Summary: S.1234 — 108th Congress (2003-2004)All Information (Except Text)

Bill summaries are authored by CRS.

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Passed Senate amended (09/15/2004)

International Consumer Protection Act of 2004 - (Sec. 2) Amends the Federal Trade Commission Act to include the definition of "foreign law enforcement agency."

(Sec. 3) Makes remedies currently available to the Federal Trade Commission (FTC) regarding unfair and deceptive acts applicable to acts involving foreign commerce that cause or are likely to cause reasonably foreseeable injury within, or that involve material conduct occurring within, the United States.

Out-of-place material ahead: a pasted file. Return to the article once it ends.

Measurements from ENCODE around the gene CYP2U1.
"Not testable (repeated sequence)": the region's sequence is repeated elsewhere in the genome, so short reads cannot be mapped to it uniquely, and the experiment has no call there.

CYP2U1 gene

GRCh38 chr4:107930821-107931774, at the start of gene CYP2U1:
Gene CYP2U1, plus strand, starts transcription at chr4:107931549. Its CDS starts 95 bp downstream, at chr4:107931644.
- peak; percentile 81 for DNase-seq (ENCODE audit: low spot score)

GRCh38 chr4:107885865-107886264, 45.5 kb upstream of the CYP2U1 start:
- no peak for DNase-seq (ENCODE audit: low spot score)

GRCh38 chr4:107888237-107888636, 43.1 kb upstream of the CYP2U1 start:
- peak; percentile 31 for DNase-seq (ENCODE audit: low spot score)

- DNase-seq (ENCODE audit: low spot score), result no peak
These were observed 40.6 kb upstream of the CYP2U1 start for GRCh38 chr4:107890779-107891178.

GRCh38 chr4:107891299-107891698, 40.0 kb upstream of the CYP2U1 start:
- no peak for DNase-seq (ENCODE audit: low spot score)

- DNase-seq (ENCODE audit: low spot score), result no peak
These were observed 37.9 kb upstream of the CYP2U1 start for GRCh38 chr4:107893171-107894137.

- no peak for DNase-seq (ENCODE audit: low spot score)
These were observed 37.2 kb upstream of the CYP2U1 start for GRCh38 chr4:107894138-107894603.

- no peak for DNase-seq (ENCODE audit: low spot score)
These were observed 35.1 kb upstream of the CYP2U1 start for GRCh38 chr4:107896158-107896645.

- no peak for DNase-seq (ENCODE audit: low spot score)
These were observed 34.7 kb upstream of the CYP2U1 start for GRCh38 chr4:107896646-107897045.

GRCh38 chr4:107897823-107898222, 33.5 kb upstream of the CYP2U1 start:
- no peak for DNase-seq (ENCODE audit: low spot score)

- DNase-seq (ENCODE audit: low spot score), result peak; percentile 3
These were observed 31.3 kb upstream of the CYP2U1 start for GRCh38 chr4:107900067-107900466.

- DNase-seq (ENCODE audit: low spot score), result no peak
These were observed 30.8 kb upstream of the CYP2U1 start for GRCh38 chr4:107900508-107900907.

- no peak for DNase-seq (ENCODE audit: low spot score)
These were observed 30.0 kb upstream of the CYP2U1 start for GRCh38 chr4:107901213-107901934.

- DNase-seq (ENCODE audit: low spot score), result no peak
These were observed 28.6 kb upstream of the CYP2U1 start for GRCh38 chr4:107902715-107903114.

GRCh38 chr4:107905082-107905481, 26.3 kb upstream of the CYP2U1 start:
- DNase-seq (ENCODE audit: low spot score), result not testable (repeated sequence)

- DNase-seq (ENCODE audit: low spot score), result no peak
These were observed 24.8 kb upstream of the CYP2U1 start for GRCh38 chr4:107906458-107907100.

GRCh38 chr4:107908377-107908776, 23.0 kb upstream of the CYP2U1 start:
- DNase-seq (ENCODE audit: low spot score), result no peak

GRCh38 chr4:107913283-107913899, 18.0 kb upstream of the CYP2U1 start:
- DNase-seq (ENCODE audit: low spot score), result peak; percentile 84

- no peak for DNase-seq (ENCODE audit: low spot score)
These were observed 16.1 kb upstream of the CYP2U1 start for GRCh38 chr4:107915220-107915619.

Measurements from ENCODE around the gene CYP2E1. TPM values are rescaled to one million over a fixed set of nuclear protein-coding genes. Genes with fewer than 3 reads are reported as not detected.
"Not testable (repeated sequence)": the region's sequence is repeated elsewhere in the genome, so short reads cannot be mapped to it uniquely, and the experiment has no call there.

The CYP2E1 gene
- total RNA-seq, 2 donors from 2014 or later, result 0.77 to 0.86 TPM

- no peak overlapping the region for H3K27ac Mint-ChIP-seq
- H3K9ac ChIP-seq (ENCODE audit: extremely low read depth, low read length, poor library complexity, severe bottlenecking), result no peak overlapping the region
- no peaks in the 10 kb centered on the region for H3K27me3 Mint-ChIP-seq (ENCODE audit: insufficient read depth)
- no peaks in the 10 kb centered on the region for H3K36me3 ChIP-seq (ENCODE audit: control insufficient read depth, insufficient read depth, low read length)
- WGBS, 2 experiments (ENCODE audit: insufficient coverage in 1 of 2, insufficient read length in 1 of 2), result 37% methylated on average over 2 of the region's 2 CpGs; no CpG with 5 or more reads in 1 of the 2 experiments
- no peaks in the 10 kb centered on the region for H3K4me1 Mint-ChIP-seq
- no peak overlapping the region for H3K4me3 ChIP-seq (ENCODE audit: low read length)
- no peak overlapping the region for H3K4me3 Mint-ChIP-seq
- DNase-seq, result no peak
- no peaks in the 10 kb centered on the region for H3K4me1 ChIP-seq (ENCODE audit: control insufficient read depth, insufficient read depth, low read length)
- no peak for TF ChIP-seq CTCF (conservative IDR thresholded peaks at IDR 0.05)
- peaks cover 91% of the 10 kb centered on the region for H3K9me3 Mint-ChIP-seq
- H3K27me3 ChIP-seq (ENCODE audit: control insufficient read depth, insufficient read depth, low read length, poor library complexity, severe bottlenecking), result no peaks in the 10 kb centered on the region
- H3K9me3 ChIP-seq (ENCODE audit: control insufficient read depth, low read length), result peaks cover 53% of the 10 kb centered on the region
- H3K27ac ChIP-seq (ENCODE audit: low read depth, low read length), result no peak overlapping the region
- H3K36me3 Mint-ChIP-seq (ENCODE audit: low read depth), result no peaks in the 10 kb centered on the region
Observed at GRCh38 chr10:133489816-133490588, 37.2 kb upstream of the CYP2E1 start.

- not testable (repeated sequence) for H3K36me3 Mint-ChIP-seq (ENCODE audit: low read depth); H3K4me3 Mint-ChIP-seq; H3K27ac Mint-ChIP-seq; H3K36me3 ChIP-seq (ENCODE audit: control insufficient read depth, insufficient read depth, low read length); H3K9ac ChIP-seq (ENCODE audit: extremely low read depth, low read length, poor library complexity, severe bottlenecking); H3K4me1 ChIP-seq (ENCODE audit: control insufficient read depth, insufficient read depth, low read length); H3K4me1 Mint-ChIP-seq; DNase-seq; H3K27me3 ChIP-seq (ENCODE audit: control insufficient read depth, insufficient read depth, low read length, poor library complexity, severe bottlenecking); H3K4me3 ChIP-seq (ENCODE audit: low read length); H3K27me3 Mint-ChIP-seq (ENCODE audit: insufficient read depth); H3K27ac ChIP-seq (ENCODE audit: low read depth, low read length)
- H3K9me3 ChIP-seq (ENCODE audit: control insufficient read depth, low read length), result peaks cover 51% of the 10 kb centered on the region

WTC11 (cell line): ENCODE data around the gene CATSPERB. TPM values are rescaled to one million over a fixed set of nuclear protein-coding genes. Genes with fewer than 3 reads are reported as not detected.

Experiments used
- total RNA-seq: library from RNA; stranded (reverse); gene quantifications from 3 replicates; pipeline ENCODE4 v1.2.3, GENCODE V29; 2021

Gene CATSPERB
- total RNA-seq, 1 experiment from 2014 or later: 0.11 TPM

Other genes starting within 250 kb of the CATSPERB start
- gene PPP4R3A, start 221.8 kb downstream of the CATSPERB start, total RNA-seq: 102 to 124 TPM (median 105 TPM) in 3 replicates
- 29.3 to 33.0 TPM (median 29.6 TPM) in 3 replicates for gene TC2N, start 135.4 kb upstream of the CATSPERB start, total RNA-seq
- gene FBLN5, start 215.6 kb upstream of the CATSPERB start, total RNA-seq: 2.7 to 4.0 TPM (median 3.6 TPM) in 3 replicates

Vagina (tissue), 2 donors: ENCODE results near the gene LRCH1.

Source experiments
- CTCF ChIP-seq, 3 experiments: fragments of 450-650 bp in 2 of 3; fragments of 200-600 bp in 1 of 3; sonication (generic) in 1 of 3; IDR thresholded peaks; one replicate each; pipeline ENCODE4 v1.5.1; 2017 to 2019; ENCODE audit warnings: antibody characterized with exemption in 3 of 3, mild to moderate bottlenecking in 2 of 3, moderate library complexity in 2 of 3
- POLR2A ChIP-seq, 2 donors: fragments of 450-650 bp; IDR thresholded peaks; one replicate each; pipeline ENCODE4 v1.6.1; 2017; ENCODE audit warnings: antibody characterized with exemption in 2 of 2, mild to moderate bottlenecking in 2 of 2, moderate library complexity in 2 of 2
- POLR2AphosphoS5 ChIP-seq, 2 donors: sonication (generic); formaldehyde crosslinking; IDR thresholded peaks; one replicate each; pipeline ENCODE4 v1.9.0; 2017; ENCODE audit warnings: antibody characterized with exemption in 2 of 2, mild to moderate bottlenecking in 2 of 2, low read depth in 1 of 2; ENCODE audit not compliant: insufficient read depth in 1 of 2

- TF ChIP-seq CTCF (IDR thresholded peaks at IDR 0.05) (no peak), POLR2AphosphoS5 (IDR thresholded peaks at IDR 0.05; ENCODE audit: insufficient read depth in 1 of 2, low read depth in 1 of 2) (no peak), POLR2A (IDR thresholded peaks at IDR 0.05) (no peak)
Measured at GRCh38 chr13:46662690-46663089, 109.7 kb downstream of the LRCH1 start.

(Sec. 4) Authorizes the FTC to make certain privileged or confidential information available to foreign law enforcement agencies.

Authorizes the FTC to conduct an investigation and seek and accept appointment by a U.S. district court of FTC attorneys to assist foreign and international tribunals and litigants at the request of an agency acting to investigate or pursue the enforcement of civil laws, or when the Attorney General refers such a request to the FTC (without requiring that the conduct identified in the request also constitutes a violation of U.S. laws). Directs the FTC, in deciding whether to provide such assistance, to consider all relevant factors, including whether: (1) the requesting agency will provide reciprocal assistance to the FTC; (2) compliance with the request would prejudice the public interest of the United States; and (3) the requesting agency's investigation or enforcement proceeding concerns acts or practices that cause or are likely to cause injury to a significant number of persons.